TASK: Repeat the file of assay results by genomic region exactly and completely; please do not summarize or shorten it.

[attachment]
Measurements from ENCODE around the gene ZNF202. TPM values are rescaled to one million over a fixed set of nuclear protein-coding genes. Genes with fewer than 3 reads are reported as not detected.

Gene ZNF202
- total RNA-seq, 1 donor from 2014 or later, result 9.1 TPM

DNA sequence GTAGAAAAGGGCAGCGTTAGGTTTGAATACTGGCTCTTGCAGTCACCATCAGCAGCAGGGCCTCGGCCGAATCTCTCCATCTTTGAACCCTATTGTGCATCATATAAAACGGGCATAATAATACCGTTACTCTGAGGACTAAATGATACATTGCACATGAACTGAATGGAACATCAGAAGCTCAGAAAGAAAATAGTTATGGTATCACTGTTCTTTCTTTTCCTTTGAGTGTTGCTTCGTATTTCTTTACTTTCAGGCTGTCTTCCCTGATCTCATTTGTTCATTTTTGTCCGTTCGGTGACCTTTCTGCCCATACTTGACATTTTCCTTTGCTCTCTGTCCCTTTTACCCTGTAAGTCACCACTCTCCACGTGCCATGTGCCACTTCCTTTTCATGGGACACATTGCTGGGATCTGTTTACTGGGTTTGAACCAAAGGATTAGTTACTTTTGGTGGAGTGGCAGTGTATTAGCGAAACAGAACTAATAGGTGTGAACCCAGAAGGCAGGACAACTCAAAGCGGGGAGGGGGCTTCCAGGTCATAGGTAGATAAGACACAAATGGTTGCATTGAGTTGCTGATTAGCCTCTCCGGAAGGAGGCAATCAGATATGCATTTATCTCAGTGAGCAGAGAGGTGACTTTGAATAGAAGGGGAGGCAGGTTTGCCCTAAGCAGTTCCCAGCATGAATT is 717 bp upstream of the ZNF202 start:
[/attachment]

Measurements from ENCODE around the gene ZNF202. TPM values are rescaled to one million over a fixed set of nuclear protein-coding genes. Genes with fewer than 3 reads are reported as not detected.

Gene ZNF202
- total RNA-seq, 1 donor from 2014 or later, result 9.1 TPM

DNA sequence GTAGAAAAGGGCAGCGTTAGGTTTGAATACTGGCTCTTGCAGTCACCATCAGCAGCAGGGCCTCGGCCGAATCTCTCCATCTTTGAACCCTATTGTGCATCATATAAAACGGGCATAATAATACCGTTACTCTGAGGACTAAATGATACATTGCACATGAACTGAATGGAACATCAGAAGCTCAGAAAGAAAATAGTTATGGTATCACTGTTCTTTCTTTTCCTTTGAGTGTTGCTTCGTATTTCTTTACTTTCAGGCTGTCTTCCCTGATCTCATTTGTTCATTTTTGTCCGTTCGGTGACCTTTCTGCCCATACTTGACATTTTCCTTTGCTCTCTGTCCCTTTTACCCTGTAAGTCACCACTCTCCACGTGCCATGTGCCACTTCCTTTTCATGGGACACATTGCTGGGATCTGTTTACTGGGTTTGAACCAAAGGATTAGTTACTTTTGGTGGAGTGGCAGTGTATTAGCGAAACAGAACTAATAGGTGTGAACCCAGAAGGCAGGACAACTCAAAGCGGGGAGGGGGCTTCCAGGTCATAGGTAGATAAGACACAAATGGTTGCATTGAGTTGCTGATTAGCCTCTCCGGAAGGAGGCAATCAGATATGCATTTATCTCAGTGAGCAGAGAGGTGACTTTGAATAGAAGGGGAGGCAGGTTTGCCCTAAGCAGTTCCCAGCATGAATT is 717 bp upstream of the ZNF202 start: